Has Victorian cricket ever been in a better place? RON REED, who has been an observer for the best part of 50 years, doesn’t think so:
VICTORIA has completed its fourth Sheffield Shield win in five years and the celebrations were not confined merely to the moment at hand when the last NSW wicket fell late on day four at the Junction Oval, 177 runs adrift of what was always an unlikely ask.
This is now a dynasty, one of the most impressive periods of dominance since the war. NSW won nine Shields in a row between 1953-54 and 61-62 and more recently Queensland five in eight years between 94-95 and 01-02, but not four from five.
So the team formerly known as the Bushrangers is now setting a cracking pace as the kings of domestic cricket.
Victorian cricket – the men’s version – has possibly never been in a better place. It is the capital city of the Australian cricket world, perhaps of the cricket world in general, if that’s not getting carried away.
That is still the case when you consider that the declared mission statement has always been to not only win silverware but to contribute to the strength of the national team.
The one-day team that has just completed hugely impressive campaigns against India and Pakistan is captained by a Victorian, Aaron Finch, and contains two others, Peter Handscomb and Glenn Maxwell. Finch and Handscomb played Tests during the summer, as did Marcus Harris, and veteran quick Peter Siddle and spinner Jon Holland did so in the series before that, against Pakistan in October.
Emerging star Will Pucovski made it into the dressing room but not quite onto the field, although he certainly will before he is much older.
It is not a minor point to make that the three current tourists are all born-and-bred Victorians, as are nine of the 11 in the team that has just re-acquired Lord Sheffield’s over-sized ornament.
The exceptions are Harris from WA and Tremain from NSW, while the unfortunate Nic Maddinson, also a Sydneysider, would have played if he had not been injured for the second time in his first season south of the border.
Among those who will applaud this productive promotion of local talent is one-time star fast bowler Ian Callen, who formally protested in writing to the Cricket Victoria administration a couple of years ago that far too much emphasis was being placed on importing players.
“Mad Dog,” an experienced coach at various levels of club cricket, didn’t get a response, but nor did his loud voice go entirely unheard, so perhaps the current dynamic vindicates his passionate campaign to a significant extent.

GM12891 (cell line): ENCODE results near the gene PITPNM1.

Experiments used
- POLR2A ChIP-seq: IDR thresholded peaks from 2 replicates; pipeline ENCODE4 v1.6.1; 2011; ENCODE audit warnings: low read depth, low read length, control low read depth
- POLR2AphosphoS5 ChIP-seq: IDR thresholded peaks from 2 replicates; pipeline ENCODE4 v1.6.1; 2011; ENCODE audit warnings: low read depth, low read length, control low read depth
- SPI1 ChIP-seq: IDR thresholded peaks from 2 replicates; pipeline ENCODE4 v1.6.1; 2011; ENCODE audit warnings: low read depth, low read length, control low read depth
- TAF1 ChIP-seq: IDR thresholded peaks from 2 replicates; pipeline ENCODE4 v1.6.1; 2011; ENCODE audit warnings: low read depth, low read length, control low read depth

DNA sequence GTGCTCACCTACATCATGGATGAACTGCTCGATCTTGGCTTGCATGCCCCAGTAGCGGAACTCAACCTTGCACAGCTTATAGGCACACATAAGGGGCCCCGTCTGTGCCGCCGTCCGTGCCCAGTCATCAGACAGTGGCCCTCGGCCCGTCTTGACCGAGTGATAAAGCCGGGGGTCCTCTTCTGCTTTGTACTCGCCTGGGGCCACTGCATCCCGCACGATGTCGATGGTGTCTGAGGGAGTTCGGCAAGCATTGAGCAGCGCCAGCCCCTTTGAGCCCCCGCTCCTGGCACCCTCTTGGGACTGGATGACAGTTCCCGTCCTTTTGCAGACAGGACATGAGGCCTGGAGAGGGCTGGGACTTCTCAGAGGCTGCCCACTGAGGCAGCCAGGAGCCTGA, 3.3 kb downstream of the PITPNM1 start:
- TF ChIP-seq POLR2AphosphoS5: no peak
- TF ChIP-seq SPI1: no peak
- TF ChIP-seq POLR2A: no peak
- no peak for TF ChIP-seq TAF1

About the same time as Callen was rattling cages, one senior Premier club was also demanding answers from the Jolimont HQ about a range of administrative and financial matters. Not much of that ever became public , which might be a pointer to where domestic cricket sits in the media consciousness, but it is fair to suggest that if the same rumblings were occurring within the AFL you would have been reading about it for weeks.
That might not have entirely dissipated but it has receded well into the background now, perhaps because certain key power-brokers have moved on, perhaps because there seems to be very little about which to quibble with the way the organisation is performing on and off the field now.
Indeed, it is leading the way with Victoria’s Earl Eddings now chairman of Cricket Australia and overseeing the much discussed cultural transition at the top levels of the game.
The task, he told me last week, is providing him with pleasure and satisfaction, and is progressing well. From the outside looking in, he is correct – the game’s image is improving quickly and well.
The Victorians, meanwhile, aren’t putting a foot wrong – on field, at least.
They won the domestic one-day competition, beating NSW by 100-plus runs in the final, were assured of top spot on the Shield ladder with a round to play, and two Melbourne teams played off in the Big Bash final.
Both the State teams and the BBL winners, the Renegades, are coached by another home-grown talent, Andrew McDonald, who is still a relatively low profile work in progress but seen as a candidate to do the same job at international level – in Australia or elsewhere – in due course.
And after a frustrating period of having no real home to call their own the Victorians are settled into the refurbished Junction Oval, where the facilities are luxurious.
The Melbourne CRICKET Ground is now only an occasional privilege for cricketers but of course it is still the venue for the biggest showpiece match of the calendar by far, the Boxing Day Test, and that is unlikely ever to change.
The Junction has just hosted its first Shield final and it has done so with a sense of occasion befitting the most important match of what is, after all – or should be – a competition of weighty importance to real cricket fans.
The crowds have been modest but fully engaged, it’s been on live TV and there have been numerous sub-plots to do with the events still to come in England during the winter.
And, happily, although the final margin was decisive it did not peter out to an anti-climax which was a distinct possibility after the Victorians led by a hefty 168 in the first innings.
Set 388 to win, the visitors fought hard for a while, reaching 1/132 with the two Pattos – NSW’s recent Test debutant Kurtis Patterson engaging in a high quality contest with fast bowler James Pattinson that kept the contest ticking over – until the indefatigable Peter Siddle saw off the only real threat.
Harris’s 141 in the first innings won him the man of the match award and that’s difficult to dispute, but in my humble opinion the real star was Pattinson, whose figures of 3-30 and 4-41, good as they are, do not fully convey the class and menace with which he bowled from start to finish.
Nobody now doubts he will be an integral part of the coming Ashes campaign. Stand by to hear much more about him.